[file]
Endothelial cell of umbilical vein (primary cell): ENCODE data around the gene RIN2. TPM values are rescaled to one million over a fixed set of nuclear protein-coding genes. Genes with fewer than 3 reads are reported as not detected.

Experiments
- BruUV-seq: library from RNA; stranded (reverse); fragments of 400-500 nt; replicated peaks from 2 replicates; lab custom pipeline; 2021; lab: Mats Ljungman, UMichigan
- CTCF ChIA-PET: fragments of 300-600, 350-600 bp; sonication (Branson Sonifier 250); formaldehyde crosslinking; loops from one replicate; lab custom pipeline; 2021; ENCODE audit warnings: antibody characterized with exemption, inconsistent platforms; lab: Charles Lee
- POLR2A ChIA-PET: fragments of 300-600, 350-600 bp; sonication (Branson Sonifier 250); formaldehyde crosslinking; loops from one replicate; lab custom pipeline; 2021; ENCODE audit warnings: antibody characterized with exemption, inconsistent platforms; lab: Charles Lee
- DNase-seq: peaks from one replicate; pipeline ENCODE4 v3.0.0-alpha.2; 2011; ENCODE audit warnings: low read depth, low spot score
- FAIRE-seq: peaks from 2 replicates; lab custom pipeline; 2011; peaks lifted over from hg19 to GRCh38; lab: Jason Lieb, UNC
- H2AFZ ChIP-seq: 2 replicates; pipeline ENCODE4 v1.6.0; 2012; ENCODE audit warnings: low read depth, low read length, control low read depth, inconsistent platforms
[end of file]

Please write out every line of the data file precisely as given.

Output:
Endothelial cell of umbilical vein (primary cell): ENCODE data around the gene RIN2. TPM values are rescaled to one million over a fixed set of nuclear protein-coding genes. Genes with fewer than 3 reads are reported as not detected.

Experiments
- BruUV-seq: library from RNA; stranded (reverse); fragments of 400-500 nt; replicated peaks from 2 replicates; lab custom pipeline; 2021; lab: Mats Ljungman, UMichigan
- CTCF ChIA-PET: fragments of 300-600, 350-600 bp; sonication (Branson Sonifier 250); formaldehyde crosslinking; loops from one replicate; lab custom pipeline; 2021; ENCODE audit warnings: antibody characterized with exemption, inconsistent platforms; lab: Charles Lee
- POLR2A ChIA-PET: fragments of 300-600, 350-600 bp; sonication (Branson Sonifier 250); formaldehyde crosslinking; loops from one replicate; lab custom pipeline; 2021; ENCODE audit warnings: antibody characterized with exemption, inconsistent platforms; lab: Charles Lee
- DNase-seq: peaks from one replicate; pipeline ENCODE4 v3.0.0-alpha.2; 2011; ENCODE audit warnings: low read depth, low spot score
- FAIRE-seq: peaks from 2 replicates; lab custom pipeline; 2011; peaks lifted over from hg19 to GRCh38; lab: Jason Lieb, UNC
- H2AFZ ChIP-seq: 2 replicates; pipeline ENCODE4 v1.6.0; 2012; ENCODE audit warnings: low read depth, low read length, control low read depth, inconsistent platforms